A snapshot last week of our much-loved NHS. Hundreds of ambulances waiting for hours to unload patients. Fifty-five thousand operations cancelled.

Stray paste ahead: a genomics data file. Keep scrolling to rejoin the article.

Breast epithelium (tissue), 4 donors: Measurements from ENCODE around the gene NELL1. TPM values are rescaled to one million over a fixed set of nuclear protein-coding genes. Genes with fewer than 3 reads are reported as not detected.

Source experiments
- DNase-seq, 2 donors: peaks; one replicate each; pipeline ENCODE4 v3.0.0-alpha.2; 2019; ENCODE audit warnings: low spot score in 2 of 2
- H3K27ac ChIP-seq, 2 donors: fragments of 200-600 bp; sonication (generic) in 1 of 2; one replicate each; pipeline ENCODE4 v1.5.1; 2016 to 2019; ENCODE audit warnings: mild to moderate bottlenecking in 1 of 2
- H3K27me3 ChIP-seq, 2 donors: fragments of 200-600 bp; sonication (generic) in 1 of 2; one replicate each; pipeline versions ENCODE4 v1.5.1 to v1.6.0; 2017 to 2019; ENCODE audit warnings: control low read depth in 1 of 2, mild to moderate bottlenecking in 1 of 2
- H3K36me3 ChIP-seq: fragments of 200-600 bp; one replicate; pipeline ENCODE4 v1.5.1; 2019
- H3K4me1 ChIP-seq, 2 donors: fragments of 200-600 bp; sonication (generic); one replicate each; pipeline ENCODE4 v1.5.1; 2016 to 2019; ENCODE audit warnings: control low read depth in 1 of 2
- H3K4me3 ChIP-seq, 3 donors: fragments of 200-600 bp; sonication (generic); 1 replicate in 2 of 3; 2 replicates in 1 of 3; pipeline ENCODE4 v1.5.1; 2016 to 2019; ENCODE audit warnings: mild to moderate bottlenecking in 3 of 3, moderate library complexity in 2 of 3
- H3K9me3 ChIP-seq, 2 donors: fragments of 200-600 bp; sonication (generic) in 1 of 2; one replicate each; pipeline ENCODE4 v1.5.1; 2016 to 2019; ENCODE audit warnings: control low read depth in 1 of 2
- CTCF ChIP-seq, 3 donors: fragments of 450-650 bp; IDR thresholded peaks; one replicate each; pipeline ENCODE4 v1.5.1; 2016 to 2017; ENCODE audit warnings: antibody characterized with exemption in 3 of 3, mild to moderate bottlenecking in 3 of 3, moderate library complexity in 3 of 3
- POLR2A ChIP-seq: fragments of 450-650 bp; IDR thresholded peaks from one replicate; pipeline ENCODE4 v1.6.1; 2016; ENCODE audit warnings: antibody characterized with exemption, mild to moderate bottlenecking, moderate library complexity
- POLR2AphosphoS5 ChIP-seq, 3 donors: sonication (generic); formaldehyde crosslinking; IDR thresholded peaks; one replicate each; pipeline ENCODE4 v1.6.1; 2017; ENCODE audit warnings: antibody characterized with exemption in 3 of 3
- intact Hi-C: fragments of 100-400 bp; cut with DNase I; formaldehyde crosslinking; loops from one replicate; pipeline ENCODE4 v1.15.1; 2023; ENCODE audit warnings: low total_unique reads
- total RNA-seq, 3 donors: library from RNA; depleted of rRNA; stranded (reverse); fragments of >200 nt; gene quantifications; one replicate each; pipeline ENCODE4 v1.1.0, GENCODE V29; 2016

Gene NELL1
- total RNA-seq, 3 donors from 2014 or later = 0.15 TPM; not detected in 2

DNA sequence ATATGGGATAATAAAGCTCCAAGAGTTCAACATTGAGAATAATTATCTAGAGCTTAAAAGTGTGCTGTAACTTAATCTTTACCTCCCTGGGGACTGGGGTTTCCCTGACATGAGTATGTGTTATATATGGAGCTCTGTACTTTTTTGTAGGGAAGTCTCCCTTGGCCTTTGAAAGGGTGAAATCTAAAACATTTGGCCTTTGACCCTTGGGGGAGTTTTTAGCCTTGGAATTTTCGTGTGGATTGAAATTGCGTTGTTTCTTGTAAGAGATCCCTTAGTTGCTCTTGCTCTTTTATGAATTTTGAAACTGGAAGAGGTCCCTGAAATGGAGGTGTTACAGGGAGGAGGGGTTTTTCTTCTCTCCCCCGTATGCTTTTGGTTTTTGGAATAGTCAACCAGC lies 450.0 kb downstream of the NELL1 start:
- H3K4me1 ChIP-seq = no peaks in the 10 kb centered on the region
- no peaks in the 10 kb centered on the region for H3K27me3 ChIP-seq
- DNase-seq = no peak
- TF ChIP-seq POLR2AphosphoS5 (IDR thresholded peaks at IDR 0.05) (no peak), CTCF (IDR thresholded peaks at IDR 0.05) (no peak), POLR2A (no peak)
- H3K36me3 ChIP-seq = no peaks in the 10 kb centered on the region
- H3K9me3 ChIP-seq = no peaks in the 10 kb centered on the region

Hospital corridors with trolleys bearing patients with staff having nowhere to put them. An elderly stroke victim who waited so long for treatment that she died 16 hours after arriving at A&E. As I say, this is only a snapshot of a few days. The facts are clear, our NHS is on the brink of collapse which brings us to the question as to what can be done to turn it around? Whatever the answer, I don’t think we should expect our politicians to provide it. Seldom can this country have had such a mediocre collective forming a government. The opposition is no better. On the one hand we have Corbyn and McDonnell and their Alice in Wonderland economics, which not even a majority of their own MPs believe is viable. That leaves the Liberal Democrats, who are surely an irrelevance with their handful of seats and whose ideas are continuously rejected by the electorate. It seems obvious that the funding is inadequate, the answer to the problem is less simple. I think that we have reached the point where it is no longer viable to fund the NHS from general taxation. I suspect that statement will rankle with many but that doesn’t mean it is wrong. Look at the facts. The NHS is a bottomless pit when it comes to funding requirements. There is an ever increasing demand fuelled mostly by our ageing population and also because of a woeful lack of social care for the elderly which continues to have a huge impact on the NHS through bed blocking. In addition, the sometimes astronomical cost of new drugs means that many patients suffering from chronic conditions are told that the NHS is not prepared to fund their prescription. Any of these issues would be problematic enough but when you then factor in the technological advances that are just around the corner, which will, paradoxically cost money rather than save it, it is plain to see that we need to undertake a fundamental review, perhaps by means of a Royal Commission, to ascertain two things. What do we expect the NHS to provide, and how do we propose to fund it? This is far too important an issue to be left to politicians, most of whom whilst realising we have reached the end of the road, lack the courage to admit it. Who can really blame them when it would after all be political suicide and, as the old saying goes, “turkeys don’t generally vote for Christmas”?